Improvement of the route network

Securing Government Orders for Loss-Making Routes

The following steps were taken in 2015 to improve the route network:

  • FPC developed and approved the route network and train schedule optimisation methodology;
  • The Company developed a software to support decision-making on route network optimisation;
  • FPC drafted a list of adjustments to the 2015 train schedule and a list of passenger train scheduling initiatives for 2015/2016.

As part of the efforts to optimise the route network, 68 passenger train pairs were removed from the 2015/2016 train schedule.

The route network improvement drive enabled a more efficient use of the Company’s railcar fleet. Its productivity performance in 2015 was 0.721 million passenger-kilometres per carriage, up 3.4% year-on-year.

As part of its network optimisation programme, FPC has to cancel trains that are loss-making despite subsidies provided at the moment, since the subsidies are allocated to no specific route. As a result, the Company’s route network shrinks stepwise, although many of such routes are socially significant and in demand by local people.

A reasonable solution would be to split the responsibility for socially significant passenger services between the public authorities and the carrier by placing government orders for long-distance services on each of such routes.

Faster Services and Improved Long-Distance Train Schedule

In 2015, the average net speed was 57.04 km/h for FPC’s express trains (57.2 km/h in 2014) and 46.65 km/h for passenger trains (46.35 km/h in 2014).

The journey time of 68 trains has reduced by at least 30 minutes, totalling 137 hours. For 404 trains, time in transit was decreased by up to 30 minutes, totalling 233 hours.

High-speed trains on the Moscow — Nizhny Novgorod route travel at 114.72 km/h (111.43 km/h in 2014). The average net speed on the route from Moscow to Orel and Kursk (Lastochka train) is 92.31 km/h (92.31 km/h in 2014) and reaches 100.56 km/h (Lastochka train) on the route from Moscow to Smolensk (92.43 km/h in 2014).

An important step towards faster railway network is a public discussion initiated in 2015 to reduce infrastructure tariffs for high-speed trains. Specifically, it implies, among other things, raising a speed limit from 91 to 140 km/h (travelling at speeds above the limit increases high-speed train tariffs).

If tariffs are reduced, the number of trains which are profit-making and in demand among passengers will grow manifold.

Annual average speed by train category, km/h

Annual average speed by train category

Train acceleration in 2015/2016 schedule by key route

Train acceleration in 2015/2016 schedule by key route

Multimodal Transport Scheme Development and Implementation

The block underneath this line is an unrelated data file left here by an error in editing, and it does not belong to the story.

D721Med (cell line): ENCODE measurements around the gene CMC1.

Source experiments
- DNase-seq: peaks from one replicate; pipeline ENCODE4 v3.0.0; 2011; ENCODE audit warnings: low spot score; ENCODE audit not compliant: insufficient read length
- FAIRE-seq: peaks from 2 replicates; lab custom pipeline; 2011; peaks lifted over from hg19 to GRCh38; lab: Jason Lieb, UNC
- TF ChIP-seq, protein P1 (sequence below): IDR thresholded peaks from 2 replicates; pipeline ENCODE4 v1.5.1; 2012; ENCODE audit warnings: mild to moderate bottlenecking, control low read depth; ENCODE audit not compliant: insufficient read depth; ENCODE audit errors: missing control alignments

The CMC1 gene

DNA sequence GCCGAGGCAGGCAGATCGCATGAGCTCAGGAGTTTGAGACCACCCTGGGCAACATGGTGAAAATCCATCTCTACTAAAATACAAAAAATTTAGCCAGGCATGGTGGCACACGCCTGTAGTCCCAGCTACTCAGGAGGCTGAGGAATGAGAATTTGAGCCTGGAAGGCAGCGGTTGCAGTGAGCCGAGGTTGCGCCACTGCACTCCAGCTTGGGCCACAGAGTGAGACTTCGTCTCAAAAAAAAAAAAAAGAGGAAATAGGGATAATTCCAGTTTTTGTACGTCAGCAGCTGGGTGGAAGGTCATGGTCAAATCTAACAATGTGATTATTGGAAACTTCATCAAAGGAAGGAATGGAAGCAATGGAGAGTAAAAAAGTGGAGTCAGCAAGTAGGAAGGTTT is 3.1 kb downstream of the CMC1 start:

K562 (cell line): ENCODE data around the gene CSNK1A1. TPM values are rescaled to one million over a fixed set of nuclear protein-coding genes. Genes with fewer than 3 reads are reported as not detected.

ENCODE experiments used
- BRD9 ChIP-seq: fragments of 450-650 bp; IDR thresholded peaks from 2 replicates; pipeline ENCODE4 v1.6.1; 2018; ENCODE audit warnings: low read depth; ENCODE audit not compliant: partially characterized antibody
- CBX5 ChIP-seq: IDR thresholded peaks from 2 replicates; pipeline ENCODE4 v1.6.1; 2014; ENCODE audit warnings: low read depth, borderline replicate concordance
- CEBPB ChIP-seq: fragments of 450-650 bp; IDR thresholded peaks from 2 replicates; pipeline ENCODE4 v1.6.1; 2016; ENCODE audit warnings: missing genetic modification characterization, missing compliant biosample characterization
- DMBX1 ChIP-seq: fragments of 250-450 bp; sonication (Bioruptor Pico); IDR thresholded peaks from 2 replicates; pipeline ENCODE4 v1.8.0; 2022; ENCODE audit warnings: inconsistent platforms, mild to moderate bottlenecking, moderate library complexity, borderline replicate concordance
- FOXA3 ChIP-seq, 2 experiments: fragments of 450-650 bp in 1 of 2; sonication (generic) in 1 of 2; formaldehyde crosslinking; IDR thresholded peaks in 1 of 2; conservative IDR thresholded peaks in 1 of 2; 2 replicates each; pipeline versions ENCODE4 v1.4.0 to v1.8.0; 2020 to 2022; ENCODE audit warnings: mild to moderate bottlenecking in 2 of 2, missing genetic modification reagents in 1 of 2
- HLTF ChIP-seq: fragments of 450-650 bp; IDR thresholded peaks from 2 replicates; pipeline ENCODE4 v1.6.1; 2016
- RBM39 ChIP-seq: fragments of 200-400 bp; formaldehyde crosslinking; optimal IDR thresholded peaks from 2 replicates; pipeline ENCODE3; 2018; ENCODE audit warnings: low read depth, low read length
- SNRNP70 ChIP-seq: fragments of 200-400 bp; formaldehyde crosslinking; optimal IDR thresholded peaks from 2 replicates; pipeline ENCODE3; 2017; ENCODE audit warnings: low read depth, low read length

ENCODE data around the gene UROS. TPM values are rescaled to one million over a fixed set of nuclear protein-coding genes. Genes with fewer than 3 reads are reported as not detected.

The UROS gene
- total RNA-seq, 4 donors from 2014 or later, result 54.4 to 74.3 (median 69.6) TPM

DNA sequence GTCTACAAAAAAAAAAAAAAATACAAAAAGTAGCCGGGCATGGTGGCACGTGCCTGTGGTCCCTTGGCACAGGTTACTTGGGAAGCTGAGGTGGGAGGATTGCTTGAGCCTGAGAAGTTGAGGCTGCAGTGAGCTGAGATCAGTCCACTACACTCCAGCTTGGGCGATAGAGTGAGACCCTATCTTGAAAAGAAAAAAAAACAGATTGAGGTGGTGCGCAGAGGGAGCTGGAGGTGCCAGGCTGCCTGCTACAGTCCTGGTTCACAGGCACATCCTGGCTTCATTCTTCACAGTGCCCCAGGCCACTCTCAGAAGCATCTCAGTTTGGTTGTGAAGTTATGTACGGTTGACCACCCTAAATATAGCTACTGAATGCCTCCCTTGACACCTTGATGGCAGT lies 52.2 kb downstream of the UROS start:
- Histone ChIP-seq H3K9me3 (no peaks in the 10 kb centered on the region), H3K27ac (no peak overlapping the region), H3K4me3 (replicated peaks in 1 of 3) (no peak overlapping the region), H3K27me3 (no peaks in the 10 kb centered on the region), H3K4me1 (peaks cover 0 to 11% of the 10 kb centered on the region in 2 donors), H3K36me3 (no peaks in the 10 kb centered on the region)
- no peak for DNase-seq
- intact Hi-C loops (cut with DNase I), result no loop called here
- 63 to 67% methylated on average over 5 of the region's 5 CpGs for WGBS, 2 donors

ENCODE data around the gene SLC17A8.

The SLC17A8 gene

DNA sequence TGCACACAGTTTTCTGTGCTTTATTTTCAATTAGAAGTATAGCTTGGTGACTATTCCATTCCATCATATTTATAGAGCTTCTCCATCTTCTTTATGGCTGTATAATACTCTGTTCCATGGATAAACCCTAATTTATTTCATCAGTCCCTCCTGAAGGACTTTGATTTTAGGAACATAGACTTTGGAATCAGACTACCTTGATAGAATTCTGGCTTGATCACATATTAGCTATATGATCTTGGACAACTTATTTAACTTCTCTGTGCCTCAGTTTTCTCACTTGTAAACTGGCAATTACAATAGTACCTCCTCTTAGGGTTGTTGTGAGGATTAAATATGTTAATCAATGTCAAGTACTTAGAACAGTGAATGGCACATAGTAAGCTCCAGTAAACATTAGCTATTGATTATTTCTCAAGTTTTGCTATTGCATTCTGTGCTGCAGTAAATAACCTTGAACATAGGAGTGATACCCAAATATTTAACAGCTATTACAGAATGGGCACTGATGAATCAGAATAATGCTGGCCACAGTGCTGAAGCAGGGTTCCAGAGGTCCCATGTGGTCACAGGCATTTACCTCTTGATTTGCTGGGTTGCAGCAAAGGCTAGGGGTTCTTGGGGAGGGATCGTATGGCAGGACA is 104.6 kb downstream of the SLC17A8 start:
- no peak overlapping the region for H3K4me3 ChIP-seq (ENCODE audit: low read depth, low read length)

In the reporting year, the Company continued to develop multimodal transport services, including rail and bus services.

As at 31 December 2015, the Company introduced eight multimodal routes combining train and bus services to increase passenger traffic and improve passenger experience:

  • Togliatti — Syzran;
  • Kolchanovo — Pikalyovo;
  • Kostroma — Yaroslavl;
  • Velikie Luki — Sebezh;
  • Boksity — Serov;
  • Rossosh — Belgorod;
  • Stary Oskol — Valuyki;
  • Kotlas — Veliky Ustyug.

Since the project launch (in December 2014), multimodal transport services have been provided to over 51,000 passengers.

Multimodal transport services are planned to be introduced on the following routes:

  • Veliky Ustyug — Kotlas — Moscow, with buses used on the Veliky Ustyug — Kotlas link and interchange to the Vorkuta — Moscow train in Kotlas, starting from 14 January 2016;
  • Existing Kostroma — Yaroslavl — Saint Petersburg multimodal route to be extended to Volgorechensk, with buses used on the Volgorechensk — Kostroma — Yaroslavl link and interchange to the Ivanovo — Saint Petersburg train in Yaroslavl, starting from 1 March 2016;
  • Vologda — Yaroslavl — Moscow multimodal route, with buses used on the Kostroma — Yaroslavl link and interchange to the Moscow — Yaroslavl express train in Yaroslavl, starting from 1 March 2016;
  • Kostroma — Yaroslavl — Moscow multimodal route, with buses used on the Kostroma — Yaroslavl link and interchange to the Moscow — Yaroslavl express train in Yaroslavl, starting from 1 April 2016.

Introduction of multimodal services is based on the following criteria:

  • Competitive advantages over air/motor transport (travel time and price);
  • Passenger capacity of the route, i.e. if there is a stable passenger traffic between the locations to be linked to a long-distance train service via other modes of transport;
  • Alignment of long-distance train and other transport schedules so that passengers can get to the train stations by other means of transport;
  • Less than a 150 km distance to an interchange station where passengers can board a long-distance train;
  • Single travel tickets for various transport modes in same ticket offices;
  • Bus stations located in proximity to railway stations so as to make the interchange convenient for passengers.